Empty Tomb Nazareth Israel Nazareth Village Jesus

Jesus, the First Fruit

Today is Good Friday. If we have received Jesus, then today we celebrate the work Jesus accomplished through the cross – His death and burial. By these, we received forgiveness for our sins, reconciliation with God, and restoration to God’s original desire: we are children of God.

Now we anticipate our rejoicing on Sunday, the day Jesus rose from His grave and became the first resurrected man.

The First Fruit

But in fact, Christ has been raised from the dead. He is the first of a great harvest of all who have died. So you see, just as death came into the world through a man, now the resurrection from the dead has begun through another man. Just as everyone dies because we all belong to Adam, everyone who belongs to Christ will be given new life.

1 Corinthians 15:20-22 (New Living Translation)

There have been many people that God raised from the dead. Just in the Gospels, we find “The widow of Nain’s son1,” “Jairus’ daughter2,” “Lazarus of Bethany3,” “Tabitha4,” “Eutychus5,” and, of course, Jesus6. However, Jesus did not just return to life as the others did. Jesus was the first “fruit” of the resurrection7.

Everyone that came back to life died again, but not Jesus; Jesus was resurrected by God (Acts 2:24). This act by God was a certification that Christ Jesus’ sacrifice was accepted. And, since Jesus never sinned, His dead body did not experience “corruption” – decay.

Resurrection Is Unique

Resurrection, for us, is the act by God of allowing the death of a person’s physical body, the body we inherited from Adam. And then that person being raised in a glorified body, one that will never die, will always be filled by the Holy Spirit and be acceptable to enter heaven. Our resurrected body will be:

(1) Glorified, acceptable to be in the presence of God in heaven8.
(2) Incorruptible and powerful9
(3) Similar to the glorified body of Jesus10
(4) Immortal11

Good News

“20 But Christ has indeed been raised from the dead, the firstfruits of those who have fallen asleep.1 Corinthians 15:20

Image by TC Perch from Pixabay

You may like: Suddenly Jesus

[1]: Luke 7:11–17 ESV
[2]: Luke 8:40–56 ESV
[3]: John 11 ESV)
[4]: Acts 9:36–43 ESV
[5]: Acts 20:7–12 ESV
[6]: Mark 16:1–9 ESV
[7]: 1 Corinthians 15:20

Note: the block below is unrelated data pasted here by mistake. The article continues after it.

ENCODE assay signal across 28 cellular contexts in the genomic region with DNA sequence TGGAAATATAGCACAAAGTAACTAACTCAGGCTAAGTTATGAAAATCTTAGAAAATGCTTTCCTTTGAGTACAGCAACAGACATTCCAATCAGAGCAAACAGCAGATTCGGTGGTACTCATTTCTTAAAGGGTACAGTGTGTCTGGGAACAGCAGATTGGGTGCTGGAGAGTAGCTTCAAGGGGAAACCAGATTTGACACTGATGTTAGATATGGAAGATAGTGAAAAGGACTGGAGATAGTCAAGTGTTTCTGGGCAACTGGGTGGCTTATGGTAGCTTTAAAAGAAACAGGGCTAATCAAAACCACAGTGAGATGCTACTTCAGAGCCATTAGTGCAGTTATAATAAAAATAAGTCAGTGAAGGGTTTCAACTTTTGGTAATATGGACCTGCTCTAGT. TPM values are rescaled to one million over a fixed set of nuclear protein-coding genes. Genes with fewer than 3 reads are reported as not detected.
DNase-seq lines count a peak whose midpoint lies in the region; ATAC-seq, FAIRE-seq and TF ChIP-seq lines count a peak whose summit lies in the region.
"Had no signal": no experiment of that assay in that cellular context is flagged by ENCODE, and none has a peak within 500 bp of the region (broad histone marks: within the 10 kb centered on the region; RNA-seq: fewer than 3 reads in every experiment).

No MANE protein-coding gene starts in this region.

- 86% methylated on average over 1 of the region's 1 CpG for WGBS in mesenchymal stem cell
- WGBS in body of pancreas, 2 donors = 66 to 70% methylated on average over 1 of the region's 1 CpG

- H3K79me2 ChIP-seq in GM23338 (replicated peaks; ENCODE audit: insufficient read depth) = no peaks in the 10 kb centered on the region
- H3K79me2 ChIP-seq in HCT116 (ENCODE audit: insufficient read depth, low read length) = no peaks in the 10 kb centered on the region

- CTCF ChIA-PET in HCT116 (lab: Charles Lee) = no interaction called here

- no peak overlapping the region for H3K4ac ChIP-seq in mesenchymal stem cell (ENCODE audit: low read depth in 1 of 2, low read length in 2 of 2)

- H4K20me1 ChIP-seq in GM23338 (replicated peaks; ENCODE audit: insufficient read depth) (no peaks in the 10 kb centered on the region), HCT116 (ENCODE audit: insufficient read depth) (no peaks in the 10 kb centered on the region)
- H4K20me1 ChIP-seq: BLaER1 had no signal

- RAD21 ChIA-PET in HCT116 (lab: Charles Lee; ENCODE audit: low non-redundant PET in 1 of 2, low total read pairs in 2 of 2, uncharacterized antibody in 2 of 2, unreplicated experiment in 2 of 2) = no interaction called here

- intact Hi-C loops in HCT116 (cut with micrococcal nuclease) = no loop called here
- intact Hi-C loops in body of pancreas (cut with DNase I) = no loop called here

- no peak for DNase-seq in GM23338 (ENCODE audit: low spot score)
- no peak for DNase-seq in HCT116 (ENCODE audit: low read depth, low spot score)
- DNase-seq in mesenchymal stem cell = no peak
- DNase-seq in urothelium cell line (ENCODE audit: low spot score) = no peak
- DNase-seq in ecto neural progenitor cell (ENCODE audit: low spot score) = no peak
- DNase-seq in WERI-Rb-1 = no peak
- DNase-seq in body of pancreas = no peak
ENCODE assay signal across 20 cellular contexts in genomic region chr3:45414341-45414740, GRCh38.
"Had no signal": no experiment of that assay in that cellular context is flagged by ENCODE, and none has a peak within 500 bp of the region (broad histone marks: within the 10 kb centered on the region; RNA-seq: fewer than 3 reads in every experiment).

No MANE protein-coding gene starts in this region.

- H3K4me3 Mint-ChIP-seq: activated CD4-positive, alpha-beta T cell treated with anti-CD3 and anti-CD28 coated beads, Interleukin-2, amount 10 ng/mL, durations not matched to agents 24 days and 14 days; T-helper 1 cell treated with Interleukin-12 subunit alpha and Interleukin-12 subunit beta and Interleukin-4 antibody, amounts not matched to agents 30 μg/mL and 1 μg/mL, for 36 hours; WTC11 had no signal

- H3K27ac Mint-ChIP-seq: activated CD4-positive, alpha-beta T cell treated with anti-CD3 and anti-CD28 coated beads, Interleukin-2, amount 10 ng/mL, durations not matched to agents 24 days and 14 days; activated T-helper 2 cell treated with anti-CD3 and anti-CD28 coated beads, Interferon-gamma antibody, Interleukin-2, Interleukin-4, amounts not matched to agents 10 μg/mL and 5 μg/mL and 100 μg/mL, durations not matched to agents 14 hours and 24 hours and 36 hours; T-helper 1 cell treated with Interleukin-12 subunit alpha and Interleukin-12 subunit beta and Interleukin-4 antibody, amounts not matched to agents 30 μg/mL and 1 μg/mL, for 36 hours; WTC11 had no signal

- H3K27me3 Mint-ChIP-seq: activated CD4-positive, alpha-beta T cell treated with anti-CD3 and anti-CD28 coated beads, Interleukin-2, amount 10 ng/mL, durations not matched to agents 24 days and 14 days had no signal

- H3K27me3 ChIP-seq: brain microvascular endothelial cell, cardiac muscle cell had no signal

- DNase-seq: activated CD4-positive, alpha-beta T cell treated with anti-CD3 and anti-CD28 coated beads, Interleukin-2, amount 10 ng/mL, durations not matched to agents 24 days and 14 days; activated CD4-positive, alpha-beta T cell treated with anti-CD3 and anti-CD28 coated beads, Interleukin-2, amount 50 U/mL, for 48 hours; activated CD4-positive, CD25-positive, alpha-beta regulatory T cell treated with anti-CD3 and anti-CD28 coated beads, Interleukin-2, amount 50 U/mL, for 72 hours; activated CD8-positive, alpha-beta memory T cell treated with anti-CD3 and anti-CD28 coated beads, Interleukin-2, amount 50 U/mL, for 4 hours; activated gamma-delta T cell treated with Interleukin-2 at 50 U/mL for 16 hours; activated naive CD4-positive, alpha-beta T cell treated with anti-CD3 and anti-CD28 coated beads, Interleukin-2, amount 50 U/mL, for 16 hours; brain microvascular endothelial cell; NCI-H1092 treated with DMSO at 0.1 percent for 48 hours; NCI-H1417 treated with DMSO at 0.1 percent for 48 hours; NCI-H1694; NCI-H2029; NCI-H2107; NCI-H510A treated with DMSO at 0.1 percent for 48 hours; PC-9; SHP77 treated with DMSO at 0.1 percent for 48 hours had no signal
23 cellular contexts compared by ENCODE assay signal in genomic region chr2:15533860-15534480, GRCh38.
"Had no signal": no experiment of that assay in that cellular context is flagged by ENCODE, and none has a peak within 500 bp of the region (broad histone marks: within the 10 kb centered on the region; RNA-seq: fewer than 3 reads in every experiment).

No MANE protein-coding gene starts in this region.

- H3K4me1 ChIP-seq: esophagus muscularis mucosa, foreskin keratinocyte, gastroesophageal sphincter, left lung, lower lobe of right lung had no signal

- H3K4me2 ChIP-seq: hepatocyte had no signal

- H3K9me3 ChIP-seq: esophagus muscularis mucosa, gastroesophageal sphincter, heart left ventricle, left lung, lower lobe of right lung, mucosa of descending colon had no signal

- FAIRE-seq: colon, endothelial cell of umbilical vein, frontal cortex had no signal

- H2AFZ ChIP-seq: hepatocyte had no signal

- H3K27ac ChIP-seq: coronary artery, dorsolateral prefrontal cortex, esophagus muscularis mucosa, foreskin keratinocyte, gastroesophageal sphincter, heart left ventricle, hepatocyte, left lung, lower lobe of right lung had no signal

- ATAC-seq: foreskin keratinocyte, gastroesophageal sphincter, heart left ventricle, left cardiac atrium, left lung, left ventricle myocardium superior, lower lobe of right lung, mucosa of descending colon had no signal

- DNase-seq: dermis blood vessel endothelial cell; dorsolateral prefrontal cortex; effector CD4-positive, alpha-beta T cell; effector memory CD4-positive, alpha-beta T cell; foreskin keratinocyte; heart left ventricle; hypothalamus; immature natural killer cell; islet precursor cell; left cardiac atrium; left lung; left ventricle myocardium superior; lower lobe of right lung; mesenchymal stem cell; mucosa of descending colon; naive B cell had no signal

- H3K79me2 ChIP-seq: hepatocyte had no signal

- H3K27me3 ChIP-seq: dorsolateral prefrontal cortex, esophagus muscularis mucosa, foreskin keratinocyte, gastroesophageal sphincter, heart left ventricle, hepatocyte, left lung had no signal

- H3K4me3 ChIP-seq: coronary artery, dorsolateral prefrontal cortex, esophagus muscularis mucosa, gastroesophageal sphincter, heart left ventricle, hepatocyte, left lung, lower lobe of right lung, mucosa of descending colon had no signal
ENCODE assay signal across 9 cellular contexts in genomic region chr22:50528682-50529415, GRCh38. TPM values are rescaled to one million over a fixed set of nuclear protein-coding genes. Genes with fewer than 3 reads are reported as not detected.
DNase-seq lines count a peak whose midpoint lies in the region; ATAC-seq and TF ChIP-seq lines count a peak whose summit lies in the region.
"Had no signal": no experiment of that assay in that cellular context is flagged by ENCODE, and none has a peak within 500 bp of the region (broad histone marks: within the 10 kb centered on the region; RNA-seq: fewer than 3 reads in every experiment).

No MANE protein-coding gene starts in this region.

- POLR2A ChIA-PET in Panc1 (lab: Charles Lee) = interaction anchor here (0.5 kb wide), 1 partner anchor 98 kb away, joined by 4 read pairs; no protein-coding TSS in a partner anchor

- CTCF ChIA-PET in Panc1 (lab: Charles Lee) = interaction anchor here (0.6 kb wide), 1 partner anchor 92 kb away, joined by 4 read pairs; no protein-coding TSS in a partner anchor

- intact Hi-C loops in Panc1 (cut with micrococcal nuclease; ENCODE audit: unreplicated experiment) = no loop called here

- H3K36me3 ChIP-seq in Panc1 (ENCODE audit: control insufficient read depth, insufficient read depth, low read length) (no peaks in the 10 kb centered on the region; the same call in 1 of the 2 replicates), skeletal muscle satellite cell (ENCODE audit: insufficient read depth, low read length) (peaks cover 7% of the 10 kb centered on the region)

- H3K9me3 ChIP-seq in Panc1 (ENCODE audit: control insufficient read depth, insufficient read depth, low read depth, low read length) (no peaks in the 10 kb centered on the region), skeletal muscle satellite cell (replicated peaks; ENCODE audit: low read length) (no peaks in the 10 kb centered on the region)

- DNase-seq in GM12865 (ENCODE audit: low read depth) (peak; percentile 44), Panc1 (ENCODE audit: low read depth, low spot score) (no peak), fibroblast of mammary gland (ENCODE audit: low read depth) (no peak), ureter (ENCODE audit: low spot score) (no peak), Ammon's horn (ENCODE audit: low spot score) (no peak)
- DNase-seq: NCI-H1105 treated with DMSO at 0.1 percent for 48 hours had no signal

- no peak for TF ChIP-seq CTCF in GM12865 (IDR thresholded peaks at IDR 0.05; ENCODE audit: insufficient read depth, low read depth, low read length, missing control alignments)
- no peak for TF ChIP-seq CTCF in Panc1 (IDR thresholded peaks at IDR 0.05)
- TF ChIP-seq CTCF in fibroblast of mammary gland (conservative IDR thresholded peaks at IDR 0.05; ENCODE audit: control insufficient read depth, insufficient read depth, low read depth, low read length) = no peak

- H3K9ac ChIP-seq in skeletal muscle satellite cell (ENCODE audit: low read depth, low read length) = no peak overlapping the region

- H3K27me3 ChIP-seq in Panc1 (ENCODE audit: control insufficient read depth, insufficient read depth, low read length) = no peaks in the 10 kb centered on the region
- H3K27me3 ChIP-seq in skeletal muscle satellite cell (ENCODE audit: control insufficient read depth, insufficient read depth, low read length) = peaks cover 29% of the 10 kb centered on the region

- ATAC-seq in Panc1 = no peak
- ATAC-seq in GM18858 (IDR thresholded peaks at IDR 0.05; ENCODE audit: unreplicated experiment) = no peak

[8]: 1 Corinthians 15:44 NLT
[9]: 1 Corinthians 15:54 ESV
[10]: Philippians 3:21 ESV
[11]: Revelation 21:4 ESV

red and orange apple fruit

Always Fruitful

fruit tree on a riverbank
But blessed are those who trust in the Lord and have made the Lord their hope and confidence. They are like trees planted along a riverbank, with roots that reach deep into the water. Such trees are not bothered by the heat or worried by long months of drought. Their leaves stay green, and they never stop producing fruit.

My wife told me about an elderly woman that suffered from advanced dementia. She had no short-term memory, but what she had was Jesus. Whenever anyone spoke to her, she’d ask, “Do you know Jesus?” That was all that remained of this child of God. Still, until she passed, she remained fruitful.

We may be sick, tired, disabled, elderly, or dying, but if Jesus lives in us and we are in Him, we will never stop being fruitful for God’s kingdom. He causes people to see in us His life. People see fruit in us that we may not even know there. If we are God’s fruit tree, we will never stop producing. I’d call that good news!

Good Intentions Are Worse Than No Intentions

David, an acquaintance of Rick, my brother-in-law, asked him if he’d help bring some Alpacas back from Wisconsin. Rick said, “Sure, I’ll help.” David said, “We need to be on the road at 4 AM to give us enough time to get there, load the Alpacas, and get back the same day.” Rick said, ‘ok.'” And that’s what Rick did. David picked him up at 4 AM, and they got back late that night. That’s called putting your words into action and doing what you say you’ll do.

Which would you say is better, for a child who says they won’t do something, and then they do it, or a child who says they will do something and then they don’t? (Mt. 21:28-32, paraphrase) I never actually had the chance to try this out as a child; saying “no” to either parent was not an option. I guess I could have tried it as they would still have had my sister. 😉 😉

There’s a fantastic event recorded in Matthew 21:19 (AMP) that applies to the point I’m attempting to make. Here’s the passage:

And as He saw one single leafy fig tree above the roadside, He went to it but He found nothing but leaves on it [seeing that in the fig tree the fruit appears at the same time as the leaves]. And He said to it, ‘Never again shall fruit grow on you!’ And the fig tree withered up at once.

I wonder how many days I’ve walked through without remembering that being a Christian is more than a demographic category. It’s fearful to appear to belong to Christ and have no fruit to show upon His inspection. Good intentions are like the fruitless fig tree; they lie to all who see them.

Within all the noise of the world around me, Father I pray for Your help to keep my heart set on you and to do the right things that produce fruit for our kingdom. I say “ours” because, amazingly, through Christ’s sacrifice I’ve been made a joint heir with Jesus (Rom 8:17) and in His Name I pray. Amen.

Photo by Foad Memariaan on Unsplash

Scroll to Top
%d bloggers like this: